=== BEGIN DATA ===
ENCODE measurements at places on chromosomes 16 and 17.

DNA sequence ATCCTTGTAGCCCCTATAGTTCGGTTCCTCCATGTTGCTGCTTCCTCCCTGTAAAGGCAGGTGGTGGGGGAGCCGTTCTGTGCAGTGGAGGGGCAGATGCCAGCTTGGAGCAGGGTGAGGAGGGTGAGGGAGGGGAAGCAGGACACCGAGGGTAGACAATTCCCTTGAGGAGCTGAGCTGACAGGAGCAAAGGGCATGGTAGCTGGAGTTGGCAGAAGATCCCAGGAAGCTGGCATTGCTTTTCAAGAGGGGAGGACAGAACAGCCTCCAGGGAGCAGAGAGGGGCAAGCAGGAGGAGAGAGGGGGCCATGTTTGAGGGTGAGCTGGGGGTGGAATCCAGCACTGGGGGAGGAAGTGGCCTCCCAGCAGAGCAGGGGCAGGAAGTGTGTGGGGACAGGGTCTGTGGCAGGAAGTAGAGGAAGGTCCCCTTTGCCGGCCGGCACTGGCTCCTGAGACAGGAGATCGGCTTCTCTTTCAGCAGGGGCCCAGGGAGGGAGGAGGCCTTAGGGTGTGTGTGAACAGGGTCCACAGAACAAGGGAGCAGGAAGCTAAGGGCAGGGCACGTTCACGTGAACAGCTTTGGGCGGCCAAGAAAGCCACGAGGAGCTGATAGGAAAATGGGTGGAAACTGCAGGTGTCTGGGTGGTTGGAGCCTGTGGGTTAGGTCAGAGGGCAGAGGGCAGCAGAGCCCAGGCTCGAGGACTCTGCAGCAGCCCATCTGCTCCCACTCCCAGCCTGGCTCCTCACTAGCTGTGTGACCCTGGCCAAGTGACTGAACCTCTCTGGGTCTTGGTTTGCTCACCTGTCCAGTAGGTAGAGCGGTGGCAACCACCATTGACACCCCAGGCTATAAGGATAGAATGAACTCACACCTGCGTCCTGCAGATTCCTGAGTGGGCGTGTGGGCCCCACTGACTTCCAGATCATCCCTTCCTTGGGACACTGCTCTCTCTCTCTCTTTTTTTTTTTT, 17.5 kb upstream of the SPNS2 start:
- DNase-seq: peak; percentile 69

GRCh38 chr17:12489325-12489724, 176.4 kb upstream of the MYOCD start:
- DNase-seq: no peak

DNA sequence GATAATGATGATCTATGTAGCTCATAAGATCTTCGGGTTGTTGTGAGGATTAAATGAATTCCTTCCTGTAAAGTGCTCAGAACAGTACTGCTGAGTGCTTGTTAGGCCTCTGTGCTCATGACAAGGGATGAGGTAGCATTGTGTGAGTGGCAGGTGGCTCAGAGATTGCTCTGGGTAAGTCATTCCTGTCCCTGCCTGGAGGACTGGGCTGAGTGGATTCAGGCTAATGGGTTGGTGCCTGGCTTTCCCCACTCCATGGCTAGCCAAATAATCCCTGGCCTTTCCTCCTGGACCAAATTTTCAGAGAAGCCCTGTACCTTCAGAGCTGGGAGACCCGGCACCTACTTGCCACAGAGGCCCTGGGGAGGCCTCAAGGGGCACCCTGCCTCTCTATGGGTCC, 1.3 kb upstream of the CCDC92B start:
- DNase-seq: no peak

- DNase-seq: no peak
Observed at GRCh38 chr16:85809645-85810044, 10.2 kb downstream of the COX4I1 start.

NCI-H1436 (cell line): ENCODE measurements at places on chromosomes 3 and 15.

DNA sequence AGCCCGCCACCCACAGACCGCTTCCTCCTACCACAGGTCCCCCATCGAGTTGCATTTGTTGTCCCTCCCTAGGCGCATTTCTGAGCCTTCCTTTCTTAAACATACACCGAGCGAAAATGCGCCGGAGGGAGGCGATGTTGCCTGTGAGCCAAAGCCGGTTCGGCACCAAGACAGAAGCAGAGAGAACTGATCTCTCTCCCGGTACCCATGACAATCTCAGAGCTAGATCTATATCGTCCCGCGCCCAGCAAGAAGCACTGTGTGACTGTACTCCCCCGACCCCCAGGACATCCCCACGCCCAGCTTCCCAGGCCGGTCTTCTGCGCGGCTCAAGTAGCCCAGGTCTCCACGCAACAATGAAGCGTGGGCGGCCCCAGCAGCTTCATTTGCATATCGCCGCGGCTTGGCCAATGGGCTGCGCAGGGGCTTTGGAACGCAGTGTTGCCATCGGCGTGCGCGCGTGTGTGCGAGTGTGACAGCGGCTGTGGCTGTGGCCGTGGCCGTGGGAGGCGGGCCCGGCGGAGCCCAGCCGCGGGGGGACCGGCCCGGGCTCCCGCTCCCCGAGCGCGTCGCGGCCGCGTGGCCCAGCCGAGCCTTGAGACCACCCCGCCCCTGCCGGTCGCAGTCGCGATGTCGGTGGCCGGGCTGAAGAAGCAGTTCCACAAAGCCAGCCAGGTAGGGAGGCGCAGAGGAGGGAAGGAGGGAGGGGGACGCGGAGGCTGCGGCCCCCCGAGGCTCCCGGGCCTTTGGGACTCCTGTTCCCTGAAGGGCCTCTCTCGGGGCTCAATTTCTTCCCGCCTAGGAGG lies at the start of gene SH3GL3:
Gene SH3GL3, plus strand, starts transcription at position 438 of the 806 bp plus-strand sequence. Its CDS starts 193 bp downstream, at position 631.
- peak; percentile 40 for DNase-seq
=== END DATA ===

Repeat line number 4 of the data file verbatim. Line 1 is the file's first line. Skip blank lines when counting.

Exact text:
GRCh38 chr17:12489325-12489724, 176.4 kb upstream of the MYOCD start: